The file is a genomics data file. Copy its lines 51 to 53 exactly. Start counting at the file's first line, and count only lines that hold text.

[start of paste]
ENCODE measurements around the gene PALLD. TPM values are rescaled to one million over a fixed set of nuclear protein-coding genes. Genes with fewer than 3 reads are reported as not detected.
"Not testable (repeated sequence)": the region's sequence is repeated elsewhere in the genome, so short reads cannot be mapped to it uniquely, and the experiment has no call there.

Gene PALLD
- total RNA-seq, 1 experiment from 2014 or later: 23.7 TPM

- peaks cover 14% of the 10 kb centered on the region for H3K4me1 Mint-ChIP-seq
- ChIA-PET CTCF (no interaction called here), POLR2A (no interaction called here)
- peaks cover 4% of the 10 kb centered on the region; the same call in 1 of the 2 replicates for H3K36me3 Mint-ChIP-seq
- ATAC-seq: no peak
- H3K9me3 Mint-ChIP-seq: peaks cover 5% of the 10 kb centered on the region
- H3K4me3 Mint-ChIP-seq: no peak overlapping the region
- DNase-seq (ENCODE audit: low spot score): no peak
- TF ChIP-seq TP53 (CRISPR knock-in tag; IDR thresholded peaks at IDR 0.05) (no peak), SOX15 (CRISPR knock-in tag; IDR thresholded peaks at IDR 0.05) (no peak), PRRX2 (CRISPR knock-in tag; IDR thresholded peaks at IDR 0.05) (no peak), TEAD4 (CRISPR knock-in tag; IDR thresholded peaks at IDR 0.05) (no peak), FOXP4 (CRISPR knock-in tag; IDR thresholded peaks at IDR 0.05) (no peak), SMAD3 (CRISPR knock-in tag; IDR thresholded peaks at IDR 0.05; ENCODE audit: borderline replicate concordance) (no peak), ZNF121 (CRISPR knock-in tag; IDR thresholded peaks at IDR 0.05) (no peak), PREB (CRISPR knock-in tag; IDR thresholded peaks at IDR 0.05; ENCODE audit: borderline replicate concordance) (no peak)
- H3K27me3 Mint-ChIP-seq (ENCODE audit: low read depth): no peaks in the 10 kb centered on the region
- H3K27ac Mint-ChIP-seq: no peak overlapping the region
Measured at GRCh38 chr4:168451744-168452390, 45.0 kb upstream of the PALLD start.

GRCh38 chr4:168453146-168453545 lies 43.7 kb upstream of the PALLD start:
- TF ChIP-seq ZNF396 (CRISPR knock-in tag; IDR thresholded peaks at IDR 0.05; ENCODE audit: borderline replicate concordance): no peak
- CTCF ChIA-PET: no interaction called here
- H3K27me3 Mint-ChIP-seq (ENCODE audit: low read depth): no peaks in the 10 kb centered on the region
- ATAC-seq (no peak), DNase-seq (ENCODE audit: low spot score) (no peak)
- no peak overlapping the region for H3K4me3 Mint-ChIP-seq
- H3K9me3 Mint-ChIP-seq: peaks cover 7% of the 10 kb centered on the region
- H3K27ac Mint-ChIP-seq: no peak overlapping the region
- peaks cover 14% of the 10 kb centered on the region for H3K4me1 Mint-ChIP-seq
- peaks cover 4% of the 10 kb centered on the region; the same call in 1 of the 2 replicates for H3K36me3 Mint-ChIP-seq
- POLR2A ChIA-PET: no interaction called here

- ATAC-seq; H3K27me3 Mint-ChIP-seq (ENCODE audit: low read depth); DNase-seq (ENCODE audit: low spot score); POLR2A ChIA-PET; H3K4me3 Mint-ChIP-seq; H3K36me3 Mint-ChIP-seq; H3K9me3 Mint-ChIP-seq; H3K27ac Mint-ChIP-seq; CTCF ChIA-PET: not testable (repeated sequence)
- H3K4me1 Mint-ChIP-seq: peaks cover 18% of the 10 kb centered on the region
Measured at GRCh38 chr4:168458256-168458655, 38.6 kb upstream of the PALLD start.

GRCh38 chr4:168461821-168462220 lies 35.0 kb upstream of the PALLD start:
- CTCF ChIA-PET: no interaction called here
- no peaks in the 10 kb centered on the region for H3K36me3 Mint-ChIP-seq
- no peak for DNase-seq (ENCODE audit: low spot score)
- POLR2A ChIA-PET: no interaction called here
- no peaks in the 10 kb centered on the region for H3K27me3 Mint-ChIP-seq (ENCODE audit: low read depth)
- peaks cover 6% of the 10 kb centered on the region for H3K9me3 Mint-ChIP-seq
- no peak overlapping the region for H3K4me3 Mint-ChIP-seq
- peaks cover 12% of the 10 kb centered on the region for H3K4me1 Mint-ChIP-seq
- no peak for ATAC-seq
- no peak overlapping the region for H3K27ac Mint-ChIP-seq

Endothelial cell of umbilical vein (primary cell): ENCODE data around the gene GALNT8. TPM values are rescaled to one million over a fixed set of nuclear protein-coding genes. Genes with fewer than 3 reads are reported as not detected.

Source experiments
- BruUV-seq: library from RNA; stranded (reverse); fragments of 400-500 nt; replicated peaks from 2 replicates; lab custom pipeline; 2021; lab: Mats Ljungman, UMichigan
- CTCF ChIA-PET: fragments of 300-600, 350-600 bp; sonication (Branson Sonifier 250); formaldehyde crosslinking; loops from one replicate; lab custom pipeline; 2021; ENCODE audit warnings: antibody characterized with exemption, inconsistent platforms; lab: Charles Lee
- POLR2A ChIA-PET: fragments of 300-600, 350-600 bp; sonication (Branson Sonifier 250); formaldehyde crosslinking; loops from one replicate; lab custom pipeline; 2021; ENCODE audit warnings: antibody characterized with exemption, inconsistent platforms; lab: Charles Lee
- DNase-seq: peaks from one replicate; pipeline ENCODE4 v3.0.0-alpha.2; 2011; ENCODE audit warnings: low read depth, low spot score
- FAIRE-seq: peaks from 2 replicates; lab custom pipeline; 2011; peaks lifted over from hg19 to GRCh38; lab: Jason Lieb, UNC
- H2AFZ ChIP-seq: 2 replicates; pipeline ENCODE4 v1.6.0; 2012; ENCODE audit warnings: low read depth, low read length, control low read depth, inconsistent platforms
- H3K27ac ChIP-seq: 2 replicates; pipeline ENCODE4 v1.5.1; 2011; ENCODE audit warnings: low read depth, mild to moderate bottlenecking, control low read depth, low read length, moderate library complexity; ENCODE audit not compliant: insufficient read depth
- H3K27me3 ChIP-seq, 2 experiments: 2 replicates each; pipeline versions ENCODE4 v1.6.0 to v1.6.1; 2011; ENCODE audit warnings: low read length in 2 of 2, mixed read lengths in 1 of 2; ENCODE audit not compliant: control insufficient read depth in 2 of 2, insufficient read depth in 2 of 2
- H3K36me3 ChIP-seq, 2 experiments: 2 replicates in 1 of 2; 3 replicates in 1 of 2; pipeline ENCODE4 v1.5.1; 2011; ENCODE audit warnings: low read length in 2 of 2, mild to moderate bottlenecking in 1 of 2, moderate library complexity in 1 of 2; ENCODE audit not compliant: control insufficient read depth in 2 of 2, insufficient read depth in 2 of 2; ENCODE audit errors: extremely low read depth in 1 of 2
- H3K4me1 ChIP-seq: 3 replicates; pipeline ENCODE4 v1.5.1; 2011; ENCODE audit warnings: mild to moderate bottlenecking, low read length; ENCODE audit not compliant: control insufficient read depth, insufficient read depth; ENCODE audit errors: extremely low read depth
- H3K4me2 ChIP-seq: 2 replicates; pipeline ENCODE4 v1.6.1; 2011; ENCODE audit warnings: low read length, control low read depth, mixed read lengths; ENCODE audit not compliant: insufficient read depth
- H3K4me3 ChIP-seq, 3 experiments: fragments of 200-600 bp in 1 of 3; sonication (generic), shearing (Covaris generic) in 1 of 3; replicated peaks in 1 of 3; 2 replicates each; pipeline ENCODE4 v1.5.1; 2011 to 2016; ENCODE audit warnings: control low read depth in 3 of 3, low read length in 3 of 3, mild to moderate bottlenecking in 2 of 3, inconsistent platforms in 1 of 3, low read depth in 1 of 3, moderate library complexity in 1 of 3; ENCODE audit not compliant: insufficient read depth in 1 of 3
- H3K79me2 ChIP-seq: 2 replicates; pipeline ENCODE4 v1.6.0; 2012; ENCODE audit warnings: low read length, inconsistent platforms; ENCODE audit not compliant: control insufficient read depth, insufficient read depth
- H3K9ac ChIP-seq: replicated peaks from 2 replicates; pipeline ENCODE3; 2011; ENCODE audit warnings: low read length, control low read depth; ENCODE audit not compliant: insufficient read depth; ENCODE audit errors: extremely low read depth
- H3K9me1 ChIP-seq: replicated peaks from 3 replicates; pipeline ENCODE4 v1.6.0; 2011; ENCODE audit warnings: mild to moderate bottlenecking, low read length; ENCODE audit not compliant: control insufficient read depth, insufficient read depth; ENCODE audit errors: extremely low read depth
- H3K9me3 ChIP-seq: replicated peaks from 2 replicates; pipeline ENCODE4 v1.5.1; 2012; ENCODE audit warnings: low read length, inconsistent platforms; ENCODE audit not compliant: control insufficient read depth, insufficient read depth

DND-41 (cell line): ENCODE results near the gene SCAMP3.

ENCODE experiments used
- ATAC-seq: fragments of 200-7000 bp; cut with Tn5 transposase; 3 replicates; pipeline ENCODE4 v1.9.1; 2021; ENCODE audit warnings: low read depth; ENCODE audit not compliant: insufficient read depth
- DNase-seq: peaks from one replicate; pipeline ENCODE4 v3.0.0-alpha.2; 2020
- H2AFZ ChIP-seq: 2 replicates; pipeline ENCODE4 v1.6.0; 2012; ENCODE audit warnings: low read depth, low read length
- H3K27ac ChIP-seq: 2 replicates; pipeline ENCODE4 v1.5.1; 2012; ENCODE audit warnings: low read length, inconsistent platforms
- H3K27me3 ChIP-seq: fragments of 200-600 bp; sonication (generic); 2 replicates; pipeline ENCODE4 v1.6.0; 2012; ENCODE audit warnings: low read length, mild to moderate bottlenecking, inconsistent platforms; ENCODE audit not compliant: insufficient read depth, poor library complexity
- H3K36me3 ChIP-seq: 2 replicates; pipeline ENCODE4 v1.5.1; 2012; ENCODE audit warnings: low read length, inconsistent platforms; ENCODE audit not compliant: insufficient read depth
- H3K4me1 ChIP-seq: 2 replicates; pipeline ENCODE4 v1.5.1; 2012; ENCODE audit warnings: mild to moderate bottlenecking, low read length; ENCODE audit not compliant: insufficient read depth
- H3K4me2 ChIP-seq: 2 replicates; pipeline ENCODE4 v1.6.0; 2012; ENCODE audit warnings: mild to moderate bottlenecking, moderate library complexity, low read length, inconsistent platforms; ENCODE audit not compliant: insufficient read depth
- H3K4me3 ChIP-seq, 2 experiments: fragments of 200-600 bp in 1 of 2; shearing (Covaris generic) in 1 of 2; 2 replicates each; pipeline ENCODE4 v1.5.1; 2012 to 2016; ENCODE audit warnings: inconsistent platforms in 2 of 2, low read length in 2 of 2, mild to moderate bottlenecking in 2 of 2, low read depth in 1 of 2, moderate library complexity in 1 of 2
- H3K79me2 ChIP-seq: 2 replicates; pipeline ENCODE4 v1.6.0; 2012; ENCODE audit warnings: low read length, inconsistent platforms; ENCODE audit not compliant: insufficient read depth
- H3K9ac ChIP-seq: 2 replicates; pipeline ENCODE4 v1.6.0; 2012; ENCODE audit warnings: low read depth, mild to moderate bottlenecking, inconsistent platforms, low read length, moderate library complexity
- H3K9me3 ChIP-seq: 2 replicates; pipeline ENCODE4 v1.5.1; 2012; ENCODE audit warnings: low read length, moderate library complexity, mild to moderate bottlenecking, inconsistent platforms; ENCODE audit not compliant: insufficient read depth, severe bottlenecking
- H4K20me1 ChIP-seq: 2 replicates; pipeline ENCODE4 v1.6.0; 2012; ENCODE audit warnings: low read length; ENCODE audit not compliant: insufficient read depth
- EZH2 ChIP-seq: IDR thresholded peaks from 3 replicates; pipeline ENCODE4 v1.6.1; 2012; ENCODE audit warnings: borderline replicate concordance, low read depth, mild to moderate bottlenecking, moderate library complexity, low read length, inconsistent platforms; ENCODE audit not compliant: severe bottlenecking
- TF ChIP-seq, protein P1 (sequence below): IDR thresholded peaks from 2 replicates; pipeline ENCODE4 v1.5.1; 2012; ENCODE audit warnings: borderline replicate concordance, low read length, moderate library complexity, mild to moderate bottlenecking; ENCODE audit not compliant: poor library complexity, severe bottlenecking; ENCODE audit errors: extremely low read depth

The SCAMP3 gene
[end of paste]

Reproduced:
- H3K36me3 ChIP-seq, 2 experiments: 2 replicates in 1 of 2; 3 replicates in 1 of 2; pipeline ENCODE4 v1.5.1; 2011; ENCODE audit warnings: low read length in 2 of 2, mild to moderate bottlenecking in 1 of 2, moderate library complexity in 1 of 2; ENCODE audit not compliant: control insufficient read depth in 2 of 2, insufficient read depth in 2 of 2; ENCODE audit errors: extremely low read depth in 1 of 2
- H3K4me1 ChIP-seq: 3 replicates; pipeline ENCODE4 v1.5.1; 2011; ENCODE audit warnings: mild to moderate bottlenecking, low read length; ENCODE audit not compliant: control insufficient read depth, insufficient read depth; ENCODE audit errors: extremely low read depth
- H3K4me2 ChIP-seq: 2 replicates; pipeline ENCODE4 v1.6.1; 2011; ENCODE audit warnings: low read length, control low read depth, mixed read lengths; ENCODE audit not compliant: insufficient read depth